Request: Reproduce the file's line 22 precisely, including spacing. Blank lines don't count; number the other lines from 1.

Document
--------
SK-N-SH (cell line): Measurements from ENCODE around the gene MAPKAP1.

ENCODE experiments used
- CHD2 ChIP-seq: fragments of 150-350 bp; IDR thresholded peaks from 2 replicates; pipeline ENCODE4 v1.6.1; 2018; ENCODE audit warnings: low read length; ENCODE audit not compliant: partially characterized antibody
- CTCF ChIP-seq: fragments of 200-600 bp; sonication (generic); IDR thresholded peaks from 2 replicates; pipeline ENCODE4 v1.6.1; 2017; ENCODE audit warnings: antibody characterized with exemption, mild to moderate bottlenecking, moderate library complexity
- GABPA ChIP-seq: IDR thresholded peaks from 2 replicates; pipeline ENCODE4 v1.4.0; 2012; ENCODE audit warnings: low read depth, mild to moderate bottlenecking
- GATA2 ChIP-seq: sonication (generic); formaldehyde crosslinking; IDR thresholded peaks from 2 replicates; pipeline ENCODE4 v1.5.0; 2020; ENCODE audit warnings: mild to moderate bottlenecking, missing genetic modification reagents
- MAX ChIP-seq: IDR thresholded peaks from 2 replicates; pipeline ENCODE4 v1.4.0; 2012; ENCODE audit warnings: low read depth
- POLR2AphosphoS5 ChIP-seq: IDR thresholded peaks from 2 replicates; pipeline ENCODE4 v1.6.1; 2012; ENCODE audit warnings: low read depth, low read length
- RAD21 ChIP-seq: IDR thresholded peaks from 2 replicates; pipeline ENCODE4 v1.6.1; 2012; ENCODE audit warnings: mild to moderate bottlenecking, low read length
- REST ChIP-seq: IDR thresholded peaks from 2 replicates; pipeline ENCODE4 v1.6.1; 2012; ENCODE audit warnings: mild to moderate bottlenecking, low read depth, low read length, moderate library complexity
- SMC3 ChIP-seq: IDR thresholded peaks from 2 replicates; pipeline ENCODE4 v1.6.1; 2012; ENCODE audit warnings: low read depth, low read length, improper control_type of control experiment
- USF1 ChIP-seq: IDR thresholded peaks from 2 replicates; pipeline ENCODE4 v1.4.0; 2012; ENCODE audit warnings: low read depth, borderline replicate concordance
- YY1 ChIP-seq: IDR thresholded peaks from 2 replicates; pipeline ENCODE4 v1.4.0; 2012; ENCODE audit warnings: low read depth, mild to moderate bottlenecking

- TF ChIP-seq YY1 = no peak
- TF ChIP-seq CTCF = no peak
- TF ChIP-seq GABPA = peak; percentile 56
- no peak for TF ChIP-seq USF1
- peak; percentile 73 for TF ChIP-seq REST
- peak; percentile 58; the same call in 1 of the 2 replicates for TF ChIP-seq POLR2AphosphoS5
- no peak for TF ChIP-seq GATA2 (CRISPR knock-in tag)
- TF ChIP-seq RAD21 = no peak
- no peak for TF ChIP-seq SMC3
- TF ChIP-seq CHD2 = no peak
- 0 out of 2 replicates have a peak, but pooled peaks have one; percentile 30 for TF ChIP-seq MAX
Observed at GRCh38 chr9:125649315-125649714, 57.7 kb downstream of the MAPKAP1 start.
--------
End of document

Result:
- no peak for TF ChIP-seq SMC3